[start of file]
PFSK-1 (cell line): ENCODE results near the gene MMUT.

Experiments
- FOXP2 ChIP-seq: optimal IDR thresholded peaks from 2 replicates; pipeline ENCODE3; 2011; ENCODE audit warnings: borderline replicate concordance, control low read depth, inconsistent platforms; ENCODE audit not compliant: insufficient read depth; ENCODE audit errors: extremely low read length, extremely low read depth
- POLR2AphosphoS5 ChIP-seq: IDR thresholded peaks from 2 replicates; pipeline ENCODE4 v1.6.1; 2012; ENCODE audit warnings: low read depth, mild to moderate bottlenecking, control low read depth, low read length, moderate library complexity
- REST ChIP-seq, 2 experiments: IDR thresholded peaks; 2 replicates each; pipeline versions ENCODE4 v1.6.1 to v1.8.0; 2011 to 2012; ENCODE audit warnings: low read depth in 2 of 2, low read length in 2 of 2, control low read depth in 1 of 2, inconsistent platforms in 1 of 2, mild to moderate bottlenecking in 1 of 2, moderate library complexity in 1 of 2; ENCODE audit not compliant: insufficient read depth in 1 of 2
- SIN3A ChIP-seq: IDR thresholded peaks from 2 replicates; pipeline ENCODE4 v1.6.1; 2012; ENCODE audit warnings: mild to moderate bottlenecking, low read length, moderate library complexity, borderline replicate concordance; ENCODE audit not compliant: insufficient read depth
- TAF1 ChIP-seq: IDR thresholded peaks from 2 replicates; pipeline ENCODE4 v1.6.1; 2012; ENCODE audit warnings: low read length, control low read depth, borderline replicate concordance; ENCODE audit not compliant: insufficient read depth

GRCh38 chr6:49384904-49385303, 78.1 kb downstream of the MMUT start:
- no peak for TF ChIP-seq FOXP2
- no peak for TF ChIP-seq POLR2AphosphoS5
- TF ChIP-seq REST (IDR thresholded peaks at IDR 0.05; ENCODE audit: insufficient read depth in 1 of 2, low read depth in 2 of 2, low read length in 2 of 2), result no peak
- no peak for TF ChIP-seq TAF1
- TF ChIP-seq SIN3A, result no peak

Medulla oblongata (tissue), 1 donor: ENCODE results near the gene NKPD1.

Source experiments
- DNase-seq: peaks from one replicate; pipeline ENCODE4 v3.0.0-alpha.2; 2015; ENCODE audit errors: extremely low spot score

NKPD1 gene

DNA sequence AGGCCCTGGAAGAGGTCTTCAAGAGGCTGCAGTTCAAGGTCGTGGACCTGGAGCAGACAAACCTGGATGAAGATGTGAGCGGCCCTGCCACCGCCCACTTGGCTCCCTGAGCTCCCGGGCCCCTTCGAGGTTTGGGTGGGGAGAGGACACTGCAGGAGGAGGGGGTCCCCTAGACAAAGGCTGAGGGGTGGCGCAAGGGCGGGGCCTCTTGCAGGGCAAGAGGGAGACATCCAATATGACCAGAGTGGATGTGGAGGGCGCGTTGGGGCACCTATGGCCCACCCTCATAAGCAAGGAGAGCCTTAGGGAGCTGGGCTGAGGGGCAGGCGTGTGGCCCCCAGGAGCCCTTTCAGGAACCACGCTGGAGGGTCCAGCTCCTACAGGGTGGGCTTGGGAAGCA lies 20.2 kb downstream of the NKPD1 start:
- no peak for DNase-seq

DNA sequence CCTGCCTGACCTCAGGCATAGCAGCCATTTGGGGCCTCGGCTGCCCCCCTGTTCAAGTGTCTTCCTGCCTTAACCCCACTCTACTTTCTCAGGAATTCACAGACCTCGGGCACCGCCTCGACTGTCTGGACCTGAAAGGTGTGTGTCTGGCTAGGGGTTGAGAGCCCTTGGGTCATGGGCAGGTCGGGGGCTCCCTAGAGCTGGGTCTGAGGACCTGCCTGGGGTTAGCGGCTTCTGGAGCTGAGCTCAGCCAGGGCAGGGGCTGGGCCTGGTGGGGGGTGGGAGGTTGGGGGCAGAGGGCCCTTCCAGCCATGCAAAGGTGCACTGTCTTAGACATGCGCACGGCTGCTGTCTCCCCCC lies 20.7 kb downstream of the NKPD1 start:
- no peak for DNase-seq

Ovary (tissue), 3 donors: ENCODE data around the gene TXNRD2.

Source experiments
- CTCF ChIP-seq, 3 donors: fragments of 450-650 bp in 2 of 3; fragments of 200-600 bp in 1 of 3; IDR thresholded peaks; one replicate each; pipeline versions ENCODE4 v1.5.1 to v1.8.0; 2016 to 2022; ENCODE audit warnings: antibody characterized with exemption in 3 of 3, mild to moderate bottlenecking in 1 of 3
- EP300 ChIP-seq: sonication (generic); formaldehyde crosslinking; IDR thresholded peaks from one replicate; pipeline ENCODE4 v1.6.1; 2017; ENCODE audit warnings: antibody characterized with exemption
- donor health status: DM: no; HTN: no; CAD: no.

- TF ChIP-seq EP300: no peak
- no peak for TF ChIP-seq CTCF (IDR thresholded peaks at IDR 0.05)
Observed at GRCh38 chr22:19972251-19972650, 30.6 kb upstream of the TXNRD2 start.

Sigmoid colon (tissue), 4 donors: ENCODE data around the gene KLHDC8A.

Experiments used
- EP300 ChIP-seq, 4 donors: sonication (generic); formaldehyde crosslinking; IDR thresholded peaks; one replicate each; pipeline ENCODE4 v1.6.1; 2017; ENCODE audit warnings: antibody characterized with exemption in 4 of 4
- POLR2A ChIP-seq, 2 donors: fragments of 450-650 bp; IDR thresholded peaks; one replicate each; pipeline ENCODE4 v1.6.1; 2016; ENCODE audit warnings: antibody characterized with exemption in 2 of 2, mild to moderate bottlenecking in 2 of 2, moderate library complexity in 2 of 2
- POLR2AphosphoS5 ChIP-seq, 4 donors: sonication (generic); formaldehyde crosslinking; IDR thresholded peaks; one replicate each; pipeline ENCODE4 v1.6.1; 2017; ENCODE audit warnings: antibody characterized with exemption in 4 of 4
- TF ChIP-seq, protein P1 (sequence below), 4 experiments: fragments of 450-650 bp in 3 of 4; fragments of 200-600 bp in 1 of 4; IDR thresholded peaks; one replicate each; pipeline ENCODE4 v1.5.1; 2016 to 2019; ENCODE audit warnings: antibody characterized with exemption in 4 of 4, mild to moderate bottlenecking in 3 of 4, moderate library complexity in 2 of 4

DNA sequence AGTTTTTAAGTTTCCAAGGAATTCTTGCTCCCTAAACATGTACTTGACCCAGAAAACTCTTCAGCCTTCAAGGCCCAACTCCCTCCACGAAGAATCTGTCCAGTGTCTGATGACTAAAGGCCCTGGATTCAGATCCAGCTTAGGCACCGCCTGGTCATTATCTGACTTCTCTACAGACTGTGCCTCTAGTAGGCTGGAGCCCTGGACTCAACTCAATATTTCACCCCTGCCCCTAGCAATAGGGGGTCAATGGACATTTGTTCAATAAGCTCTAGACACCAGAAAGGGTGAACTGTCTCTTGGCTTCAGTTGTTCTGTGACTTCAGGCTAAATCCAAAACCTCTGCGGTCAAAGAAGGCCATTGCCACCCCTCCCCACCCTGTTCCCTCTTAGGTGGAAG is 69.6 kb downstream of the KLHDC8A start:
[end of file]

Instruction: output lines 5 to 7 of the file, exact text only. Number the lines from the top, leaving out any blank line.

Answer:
- REST ChIP-seq, 2 experiments: IDR thresholded peaks; 2 replicates each; pipeline versions ENCODE4 v1.6.1 to v1.8.0; 2011 to 2012; ENCODE audit warnings: low read depth in 2 of 2, low read length in 2 of 2, control low read depth in 1 of 2, inconsistent platforms in 1 of 2, mild to moderate bottlenecking in 1 of 2, moderate library complexity in 1 of 2; ENCODE audit not compliant: insufficient read depth in 1 of 2
- SIN3A ChIP-seq: IDR thresholded peaks from 2 replicates; pipeline ENCODE4 v1.6.1; 2012; ENCODE audit warnings: mild to moderate bottlenecking, low read length, moderate library complexity, borderline replicate concordance; ENCODE audit not compliant: insufficient read depth
- TAF1 ChIP-seq: IDR thresholded peaks from 2 replicates; pipeline ENCODE4 v1.6.1; 2012; ENCODE audit warnings: low read length, control low read depth, borderline replicate concordance; ENCODE audit not compliant: insufficient read depth